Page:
• Started serving products from school-based gardens or school-based farms in the cafeteria
  • Started holding taste testing/demos of locally produced foods in the cafeteria, classroom, or other school-related setting
  • Started holding taste testing/demos of product from school-based gardens or school-based farms in the cafeteria, classroom or other school-related setting
  • Started using Smarter Lunchroom strategies to encourage student selection and consumption of locally produced foods (e.g., product placement, food prompts, creative signage, etc..)
  • Started using cafeteria food coaches (e.g. adults or students in the cafeteria encouraging kids to eat health/local foods)
  • Started using USDA Team Nutrition materials (such as The Great Garden Detective Adventure or Dig In!) as part of taste testing or educational activities.

To the best of your knowledge, approximately how many schools had edible school gardens during the 2013-2014 school year?

To the best of your knowledge, please check the activities that any of your district's schools engaged in during the 2013-2014 school year.

  • Served locally produced foods in the cafeteria
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  • Served locally produced foods in the cafeteria
  • Conducted edible school gardening or orchard activities as part of a school curriculum
  • Conducted edible school gardening or orchard activities as part of an after school program
  • Conducted student field trips to farms or orchards
  • Had farmer(s) visit the cafeteria, classroom or other school-related setting.
  • Promoted local efforts through themed or branded promotions (e.g. Harvest of the Month, Local Day, Taste of Washington, etc..)
  • Promoted locally produced foods at school in general (e.g. via cafeteria signs, posters, newsletters, etc.)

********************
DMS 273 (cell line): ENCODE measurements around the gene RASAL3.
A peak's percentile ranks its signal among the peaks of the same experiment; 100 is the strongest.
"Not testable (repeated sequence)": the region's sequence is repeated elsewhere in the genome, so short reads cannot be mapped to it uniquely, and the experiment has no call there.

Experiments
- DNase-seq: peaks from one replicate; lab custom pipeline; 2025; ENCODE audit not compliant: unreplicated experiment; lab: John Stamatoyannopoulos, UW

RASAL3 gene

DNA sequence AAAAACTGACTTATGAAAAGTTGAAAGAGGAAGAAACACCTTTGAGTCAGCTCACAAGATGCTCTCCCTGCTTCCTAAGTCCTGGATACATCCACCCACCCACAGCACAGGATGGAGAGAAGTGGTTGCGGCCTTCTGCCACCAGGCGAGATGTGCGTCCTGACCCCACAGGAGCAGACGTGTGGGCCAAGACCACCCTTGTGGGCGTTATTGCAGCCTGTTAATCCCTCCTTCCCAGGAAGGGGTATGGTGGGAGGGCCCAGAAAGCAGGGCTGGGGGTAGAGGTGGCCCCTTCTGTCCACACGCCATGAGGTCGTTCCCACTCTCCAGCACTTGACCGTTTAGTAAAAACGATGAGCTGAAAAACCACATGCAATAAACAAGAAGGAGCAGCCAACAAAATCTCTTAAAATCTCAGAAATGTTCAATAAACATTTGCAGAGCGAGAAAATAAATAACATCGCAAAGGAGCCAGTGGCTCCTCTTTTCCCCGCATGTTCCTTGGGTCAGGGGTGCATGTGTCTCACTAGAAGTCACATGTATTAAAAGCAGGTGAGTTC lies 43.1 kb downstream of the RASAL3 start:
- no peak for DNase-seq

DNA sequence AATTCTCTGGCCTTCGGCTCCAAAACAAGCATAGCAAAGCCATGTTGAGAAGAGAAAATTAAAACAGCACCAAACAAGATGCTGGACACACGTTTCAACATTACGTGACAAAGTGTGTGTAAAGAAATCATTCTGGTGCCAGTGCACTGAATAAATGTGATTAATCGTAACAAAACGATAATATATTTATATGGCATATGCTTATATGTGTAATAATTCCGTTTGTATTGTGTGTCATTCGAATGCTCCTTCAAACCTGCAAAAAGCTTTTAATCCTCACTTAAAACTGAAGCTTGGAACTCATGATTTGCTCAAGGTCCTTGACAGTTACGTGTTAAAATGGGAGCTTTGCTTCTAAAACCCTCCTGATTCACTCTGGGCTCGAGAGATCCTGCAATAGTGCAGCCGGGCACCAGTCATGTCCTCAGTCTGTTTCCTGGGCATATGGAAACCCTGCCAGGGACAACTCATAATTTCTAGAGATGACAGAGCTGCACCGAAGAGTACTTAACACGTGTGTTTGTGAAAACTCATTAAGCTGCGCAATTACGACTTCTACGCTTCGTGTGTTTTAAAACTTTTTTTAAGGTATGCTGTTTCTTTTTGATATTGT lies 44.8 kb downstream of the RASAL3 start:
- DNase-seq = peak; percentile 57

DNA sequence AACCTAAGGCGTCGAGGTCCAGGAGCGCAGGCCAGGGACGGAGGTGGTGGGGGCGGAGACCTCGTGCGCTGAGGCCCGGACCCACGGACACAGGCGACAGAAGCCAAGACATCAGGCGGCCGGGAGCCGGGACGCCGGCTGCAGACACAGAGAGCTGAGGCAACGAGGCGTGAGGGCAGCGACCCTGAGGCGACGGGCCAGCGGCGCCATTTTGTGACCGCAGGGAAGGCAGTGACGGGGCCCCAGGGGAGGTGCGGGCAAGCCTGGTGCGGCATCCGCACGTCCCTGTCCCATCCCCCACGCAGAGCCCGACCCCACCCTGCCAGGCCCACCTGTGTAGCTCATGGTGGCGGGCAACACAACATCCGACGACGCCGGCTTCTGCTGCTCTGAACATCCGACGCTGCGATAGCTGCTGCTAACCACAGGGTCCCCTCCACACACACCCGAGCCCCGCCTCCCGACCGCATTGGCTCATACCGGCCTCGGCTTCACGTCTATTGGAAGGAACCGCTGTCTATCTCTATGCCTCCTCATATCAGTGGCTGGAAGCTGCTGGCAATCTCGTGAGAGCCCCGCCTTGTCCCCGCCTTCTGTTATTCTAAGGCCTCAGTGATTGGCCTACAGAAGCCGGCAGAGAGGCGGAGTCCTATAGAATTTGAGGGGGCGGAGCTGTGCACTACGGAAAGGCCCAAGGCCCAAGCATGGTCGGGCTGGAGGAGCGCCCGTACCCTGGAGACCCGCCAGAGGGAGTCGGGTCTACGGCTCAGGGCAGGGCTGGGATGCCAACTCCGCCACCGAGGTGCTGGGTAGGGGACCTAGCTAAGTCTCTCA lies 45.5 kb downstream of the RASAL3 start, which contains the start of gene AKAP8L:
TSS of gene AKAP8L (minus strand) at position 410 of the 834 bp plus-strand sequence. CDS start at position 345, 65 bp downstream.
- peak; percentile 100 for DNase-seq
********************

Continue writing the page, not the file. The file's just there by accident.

• Generated media coverage of local foods being used in schools (e.g. press interviews or other activities that resulted in local coverage)
  • Hosted farm to school related community events (e.g. invited parents to lunch, corn shucking contests, etc.)
  • Celebrated Farm to School Month (October 2013)
  • Integrated farm to school concepts, including school gardening activities, into educational curriculum (math, science, language arts, etc.)
  • Served locally produced foods as a Smart Snack (a la carte, as fundraisers, etc.)
  • Provided training to school food service staff on farm to school or school gardens
  • Worked with local food producers to develop a specific food product using local foods
  • Implemented farm to school activities as part of overall school efforts to reduce food waste
  • Evaluated changes in student acceptance and food waste as a result of implementing farm to school activities
  • Served locally produced food or providing farm to school activities as part of afterschool programs.
  • Served products from school-based gardens or school-based farms in the cafeteria
  • Held taste testing/demos of locally produced foods in the cafeteria, classroom, or other school-related setting
  • Held taste testing/demos of product from school-based gardens or school-based farms in the cafeteria, classroom or other school-related setting
  • Used Smarter Lunchroom strategies to encourage student selection and consumption of locally produced foods (e.g., product placement, food prompts, creative signage, etc..)
  • Used cafeteria food coaches (e.g. adults or students in the cafeteria encouraging kids to eat health/local foods)
  • Used USDA Team Nutrition materials (such as The Great Garden Detective Adventure or Dig In!) as part of taste testing or educational activities.

To the best of your knowledge, approximately how many schools had salad bars during the 2013-2014 school year?

  • 1

Stories

Is there other information that was not asked for that you think we need to know?

  • m

Please share a local food procurement success story.

  • m